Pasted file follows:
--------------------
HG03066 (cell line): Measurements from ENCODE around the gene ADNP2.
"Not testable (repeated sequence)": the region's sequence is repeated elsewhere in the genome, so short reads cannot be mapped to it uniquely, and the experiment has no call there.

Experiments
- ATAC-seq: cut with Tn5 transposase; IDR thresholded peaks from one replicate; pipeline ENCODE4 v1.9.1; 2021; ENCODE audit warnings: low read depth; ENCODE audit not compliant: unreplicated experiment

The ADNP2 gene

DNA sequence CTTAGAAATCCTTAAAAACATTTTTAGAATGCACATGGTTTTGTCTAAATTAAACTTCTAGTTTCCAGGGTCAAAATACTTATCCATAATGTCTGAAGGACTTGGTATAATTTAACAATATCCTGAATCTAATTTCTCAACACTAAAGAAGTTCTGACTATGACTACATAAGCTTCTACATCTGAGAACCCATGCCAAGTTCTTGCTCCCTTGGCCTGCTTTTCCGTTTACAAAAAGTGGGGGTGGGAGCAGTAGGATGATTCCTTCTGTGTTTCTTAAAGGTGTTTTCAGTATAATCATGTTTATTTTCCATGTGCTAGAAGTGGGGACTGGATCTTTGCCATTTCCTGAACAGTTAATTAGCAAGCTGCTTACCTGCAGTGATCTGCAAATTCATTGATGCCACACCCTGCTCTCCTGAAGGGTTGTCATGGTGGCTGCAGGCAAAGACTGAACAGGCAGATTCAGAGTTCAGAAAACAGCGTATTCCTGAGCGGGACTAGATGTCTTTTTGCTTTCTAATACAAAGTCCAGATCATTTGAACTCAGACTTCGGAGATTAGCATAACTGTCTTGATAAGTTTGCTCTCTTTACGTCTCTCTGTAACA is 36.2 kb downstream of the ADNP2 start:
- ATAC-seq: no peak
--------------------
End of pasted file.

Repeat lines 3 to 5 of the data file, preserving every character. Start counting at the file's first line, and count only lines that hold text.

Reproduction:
Experiments
- ATAC-seq: cut with Tn5 transposase; IDR thresholded peaks from one replicate; pipeline ENCODE4 v1.9.1; 2021; ENCODE audit warnings: low read depth; ENCODE audit not compliant: unreplicated experiment

The ADNP2 gene